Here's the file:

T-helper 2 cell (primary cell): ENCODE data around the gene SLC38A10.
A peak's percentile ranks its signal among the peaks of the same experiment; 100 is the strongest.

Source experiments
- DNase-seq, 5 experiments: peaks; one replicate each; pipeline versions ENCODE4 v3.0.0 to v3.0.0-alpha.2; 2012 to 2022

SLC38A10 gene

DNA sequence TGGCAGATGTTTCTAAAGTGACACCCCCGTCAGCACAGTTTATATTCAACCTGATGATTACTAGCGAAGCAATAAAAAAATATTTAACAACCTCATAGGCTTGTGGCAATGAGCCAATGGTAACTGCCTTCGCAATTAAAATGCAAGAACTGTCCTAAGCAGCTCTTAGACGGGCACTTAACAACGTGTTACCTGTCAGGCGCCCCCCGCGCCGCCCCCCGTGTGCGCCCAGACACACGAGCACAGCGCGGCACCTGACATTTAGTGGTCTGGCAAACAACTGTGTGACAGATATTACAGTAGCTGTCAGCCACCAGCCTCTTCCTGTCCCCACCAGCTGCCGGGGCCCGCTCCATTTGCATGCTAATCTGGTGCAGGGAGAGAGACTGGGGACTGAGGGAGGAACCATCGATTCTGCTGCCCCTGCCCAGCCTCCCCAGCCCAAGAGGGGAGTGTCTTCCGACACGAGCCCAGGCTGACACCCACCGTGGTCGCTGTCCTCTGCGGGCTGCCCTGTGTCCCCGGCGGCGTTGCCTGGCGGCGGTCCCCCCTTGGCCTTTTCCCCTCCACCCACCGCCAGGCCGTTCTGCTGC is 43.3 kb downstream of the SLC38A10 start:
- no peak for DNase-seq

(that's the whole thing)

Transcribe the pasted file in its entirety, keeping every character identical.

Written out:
T-helper 2 cell (primary cell): ENCODE data around the gene SLC38A10.
A peak's percentile ranks its signal among the peaks of the same experiment; 100 is the strongest.

Source experiments
- DNase-seq, 5 experiments: peaks; one replicate each; pipeline versions ENCODE4 v3.0.0 to v3.0.0-alpha.2; 2012 to 2022

SLC38A10 gene

DNA sequence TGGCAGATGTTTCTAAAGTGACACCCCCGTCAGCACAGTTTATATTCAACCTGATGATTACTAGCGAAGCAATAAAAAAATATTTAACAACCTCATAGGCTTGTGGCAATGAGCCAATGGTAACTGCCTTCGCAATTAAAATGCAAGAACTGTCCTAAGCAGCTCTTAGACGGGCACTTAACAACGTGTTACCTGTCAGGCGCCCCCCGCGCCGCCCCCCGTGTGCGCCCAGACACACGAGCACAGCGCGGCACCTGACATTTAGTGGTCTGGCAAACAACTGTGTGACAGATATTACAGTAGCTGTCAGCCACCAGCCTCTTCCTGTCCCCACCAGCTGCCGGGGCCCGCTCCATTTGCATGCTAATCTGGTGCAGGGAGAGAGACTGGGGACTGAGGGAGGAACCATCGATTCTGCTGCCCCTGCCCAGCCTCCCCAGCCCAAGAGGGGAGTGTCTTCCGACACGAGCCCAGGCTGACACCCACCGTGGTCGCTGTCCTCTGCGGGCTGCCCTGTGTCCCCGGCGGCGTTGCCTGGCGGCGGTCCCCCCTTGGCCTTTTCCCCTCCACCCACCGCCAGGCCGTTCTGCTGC is 43.3 kb downstream of the SLC38A10 start:
- no peak for DNase-seq